Another inventive figure is pianist Satoko Fujii, whose French-Japanese Kaze quartet is at the RRC’s Co-operators Hall on the morning of September 7. Kaze trumpeter Natsuki Tamura is also featured on Time Stands Still NotTwo MW 897-2 along with Fujii, bassist Norikatsu Koreyasu and drummer Akira Horikoshi in Ma-Do. Anything but Orientalist, except for some taiko-like thumps from Horikosh and Koreyasu’s erhu-like patterning during the appropriately titled Broken Time, Fujii’s concepts are closely aligned to bedrock jazz plus inferences from so-called classical music. That tune accelerates to a layered swinger with strummed chords and glissandi from the pianist plus a Gabriel-like open-horn trumpet solo. Relaxed excitement is the touchstone of North Wind and the Sun on the other hand, where Tamura’s moderated linear exposition turns to sibilant lip bubbling as Fujii’s double pumping and circular chording plus sweeping bass lines engender friction but never break the chromatic line. In contrast Set the Clock Back is almost formalist with Chopinesque keyboard touches and legato note construction from the trumpeter. Outstanding and more experimental are Koreyasu’s a capella string shakes which redirects the tune so that following his solo, when the head reappears; it too is more tremolo and agitated.

Outstanding double bass work from closer to home is on tap during a free Market Square afternoon concert that same day when Montreal bassist Jean Félix Mailloux performs his compositions from Bomata Arômes d’allieurs Malasartes mam 016 with his associates, percussionist Patrick raham and Guillaume Bourque playing clarinet and bass clarinet. A trio which has internalized “scents from elsewhere” – the translation of the CD title, Bomata’s unhurried performances reference various ethnic styles without becoming the subservient to any. A fine instance of this mixing is Cardamome when cross pulses from Graham and second drummer Phillippe Melanson move contrapuntally alongside a walking bass line, providing a trembling rhythm to Bourque’s mid-range, Klezmer-like overlay. The reedman’s mercurial high-note skill is on display on Shaman, with the bass taking on a slinky oud-like resonance and guest frame drummer Ziya Tabassian adding hard thwacks to toughen the beat. Yet as intense as the bassist’s and clarinetist’s improvisations become neither disrupts the basic thematic flow. Pianist Jérôme Beaulieu, who joins Bomata on a couple of tracks, is a little too decorous, creating a crystallite Nordic feel which clashes with Bourque’s ney-like sound on Nuit Blanche. Although with 13 tracks, sameness sets in at points, most performances argue well for the band’s continued evolution from this 2012 CD. Chinoiseries could offer one path, with the arrangement open enough to allow the reedist some altissimo smears even as the theme stays linear, with the end product suggesting both Eastern European concertina-like riffs plus a swinging jazz-like interface.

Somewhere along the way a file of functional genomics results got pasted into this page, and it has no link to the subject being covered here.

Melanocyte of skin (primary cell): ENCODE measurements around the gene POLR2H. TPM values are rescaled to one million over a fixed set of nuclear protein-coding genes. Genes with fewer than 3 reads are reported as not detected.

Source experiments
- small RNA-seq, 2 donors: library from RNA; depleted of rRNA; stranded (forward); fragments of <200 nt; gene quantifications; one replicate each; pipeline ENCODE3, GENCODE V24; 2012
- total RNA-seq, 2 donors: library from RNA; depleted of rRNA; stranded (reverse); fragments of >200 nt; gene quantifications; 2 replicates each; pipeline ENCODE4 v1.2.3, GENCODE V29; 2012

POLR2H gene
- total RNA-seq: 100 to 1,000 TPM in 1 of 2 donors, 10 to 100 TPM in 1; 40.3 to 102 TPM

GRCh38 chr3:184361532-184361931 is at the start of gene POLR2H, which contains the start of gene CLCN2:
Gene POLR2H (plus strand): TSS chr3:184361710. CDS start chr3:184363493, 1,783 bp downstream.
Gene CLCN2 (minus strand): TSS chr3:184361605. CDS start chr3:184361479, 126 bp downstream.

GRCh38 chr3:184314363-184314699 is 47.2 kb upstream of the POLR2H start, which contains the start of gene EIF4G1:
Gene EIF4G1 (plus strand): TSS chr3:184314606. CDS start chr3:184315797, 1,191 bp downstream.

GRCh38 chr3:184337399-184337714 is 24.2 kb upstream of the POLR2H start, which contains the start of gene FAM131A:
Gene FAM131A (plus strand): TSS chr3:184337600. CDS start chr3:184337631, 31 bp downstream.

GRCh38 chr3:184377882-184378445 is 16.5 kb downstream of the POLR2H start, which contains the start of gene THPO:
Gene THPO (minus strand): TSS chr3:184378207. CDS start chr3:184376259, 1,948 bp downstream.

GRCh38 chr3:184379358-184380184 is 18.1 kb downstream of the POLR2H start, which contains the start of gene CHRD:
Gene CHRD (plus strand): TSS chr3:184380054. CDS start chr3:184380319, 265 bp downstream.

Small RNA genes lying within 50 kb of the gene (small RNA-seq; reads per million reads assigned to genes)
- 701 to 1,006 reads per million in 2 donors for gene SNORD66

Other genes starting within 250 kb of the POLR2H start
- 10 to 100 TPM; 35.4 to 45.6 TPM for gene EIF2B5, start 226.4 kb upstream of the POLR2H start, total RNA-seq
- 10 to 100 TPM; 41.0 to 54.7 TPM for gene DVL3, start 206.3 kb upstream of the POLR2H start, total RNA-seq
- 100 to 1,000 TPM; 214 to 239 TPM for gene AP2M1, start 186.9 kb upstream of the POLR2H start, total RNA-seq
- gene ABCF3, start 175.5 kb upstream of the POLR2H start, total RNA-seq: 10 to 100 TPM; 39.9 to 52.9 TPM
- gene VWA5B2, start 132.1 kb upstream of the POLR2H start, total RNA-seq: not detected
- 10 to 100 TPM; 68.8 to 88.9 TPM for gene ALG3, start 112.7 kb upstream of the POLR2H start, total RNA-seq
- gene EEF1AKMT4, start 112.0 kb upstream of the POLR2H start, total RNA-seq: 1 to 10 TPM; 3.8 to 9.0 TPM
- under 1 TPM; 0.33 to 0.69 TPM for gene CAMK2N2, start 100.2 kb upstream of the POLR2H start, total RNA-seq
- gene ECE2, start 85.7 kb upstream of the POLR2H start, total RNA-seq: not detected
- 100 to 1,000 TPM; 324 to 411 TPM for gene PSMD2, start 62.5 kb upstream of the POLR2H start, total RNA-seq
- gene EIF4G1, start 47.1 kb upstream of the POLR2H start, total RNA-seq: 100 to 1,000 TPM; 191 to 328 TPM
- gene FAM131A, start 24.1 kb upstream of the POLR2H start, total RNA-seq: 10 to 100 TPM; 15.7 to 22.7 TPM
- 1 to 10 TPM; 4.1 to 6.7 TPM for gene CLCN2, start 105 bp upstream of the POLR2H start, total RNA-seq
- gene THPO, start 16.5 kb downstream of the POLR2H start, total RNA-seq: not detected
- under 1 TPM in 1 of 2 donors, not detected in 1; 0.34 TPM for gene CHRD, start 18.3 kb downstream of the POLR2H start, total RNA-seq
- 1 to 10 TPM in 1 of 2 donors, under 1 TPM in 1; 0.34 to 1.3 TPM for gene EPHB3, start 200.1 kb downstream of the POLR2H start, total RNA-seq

With these groups and many others on show, GJF 20 promises to be a memorable multi-day experience.

—Ken Waxman

— For Whole Note Vol. 19 #1